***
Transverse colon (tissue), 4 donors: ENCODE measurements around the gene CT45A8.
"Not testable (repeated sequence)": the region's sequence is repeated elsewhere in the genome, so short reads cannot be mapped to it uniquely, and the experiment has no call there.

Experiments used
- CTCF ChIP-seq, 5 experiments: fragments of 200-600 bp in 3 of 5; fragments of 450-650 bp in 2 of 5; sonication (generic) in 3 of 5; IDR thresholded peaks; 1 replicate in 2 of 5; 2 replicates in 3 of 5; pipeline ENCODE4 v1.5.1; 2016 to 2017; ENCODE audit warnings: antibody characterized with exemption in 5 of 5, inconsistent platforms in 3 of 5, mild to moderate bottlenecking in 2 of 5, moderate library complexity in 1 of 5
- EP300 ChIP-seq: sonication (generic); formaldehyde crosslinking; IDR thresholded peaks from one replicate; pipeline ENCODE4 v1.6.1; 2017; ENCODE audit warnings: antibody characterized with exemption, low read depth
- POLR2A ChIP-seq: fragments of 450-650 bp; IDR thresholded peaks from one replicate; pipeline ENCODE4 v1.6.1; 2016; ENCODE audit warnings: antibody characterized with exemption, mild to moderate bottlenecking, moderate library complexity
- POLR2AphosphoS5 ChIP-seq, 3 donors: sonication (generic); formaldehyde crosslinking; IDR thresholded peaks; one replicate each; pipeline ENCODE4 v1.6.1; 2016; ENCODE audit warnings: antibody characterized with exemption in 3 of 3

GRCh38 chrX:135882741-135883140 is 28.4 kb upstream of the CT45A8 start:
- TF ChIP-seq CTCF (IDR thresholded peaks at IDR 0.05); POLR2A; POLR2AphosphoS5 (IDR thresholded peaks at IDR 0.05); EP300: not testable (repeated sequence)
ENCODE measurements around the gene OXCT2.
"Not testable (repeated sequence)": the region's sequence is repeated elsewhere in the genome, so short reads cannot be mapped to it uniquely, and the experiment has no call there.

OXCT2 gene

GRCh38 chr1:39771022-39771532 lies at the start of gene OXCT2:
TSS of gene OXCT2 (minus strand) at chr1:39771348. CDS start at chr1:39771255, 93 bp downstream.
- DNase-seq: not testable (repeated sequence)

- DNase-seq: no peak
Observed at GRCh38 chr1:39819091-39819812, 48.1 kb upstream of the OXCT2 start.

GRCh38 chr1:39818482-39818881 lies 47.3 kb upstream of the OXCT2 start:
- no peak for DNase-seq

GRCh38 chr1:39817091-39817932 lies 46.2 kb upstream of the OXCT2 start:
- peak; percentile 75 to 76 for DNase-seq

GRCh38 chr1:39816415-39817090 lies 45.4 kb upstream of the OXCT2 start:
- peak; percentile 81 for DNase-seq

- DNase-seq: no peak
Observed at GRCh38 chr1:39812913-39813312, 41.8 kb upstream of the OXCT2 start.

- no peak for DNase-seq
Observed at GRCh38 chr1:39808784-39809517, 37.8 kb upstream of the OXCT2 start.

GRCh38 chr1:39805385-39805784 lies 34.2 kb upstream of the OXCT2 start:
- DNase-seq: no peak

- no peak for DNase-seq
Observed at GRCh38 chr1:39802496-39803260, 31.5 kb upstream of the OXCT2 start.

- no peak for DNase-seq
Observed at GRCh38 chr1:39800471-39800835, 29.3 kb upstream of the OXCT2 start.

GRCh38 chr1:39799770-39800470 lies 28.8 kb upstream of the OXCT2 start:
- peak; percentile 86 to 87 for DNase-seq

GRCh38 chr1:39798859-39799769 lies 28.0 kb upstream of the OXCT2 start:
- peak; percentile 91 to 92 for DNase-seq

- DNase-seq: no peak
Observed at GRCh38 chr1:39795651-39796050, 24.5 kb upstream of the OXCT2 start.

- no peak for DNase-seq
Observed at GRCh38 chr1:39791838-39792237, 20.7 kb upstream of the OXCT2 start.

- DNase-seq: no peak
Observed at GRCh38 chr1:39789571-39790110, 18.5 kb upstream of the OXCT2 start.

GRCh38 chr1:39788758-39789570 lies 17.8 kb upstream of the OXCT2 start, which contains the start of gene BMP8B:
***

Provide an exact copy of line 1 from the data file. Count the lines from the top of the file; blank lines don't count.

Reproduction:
Transverse colon (tissue), 4 donors: ENCODE measurements around the gene CT45A8.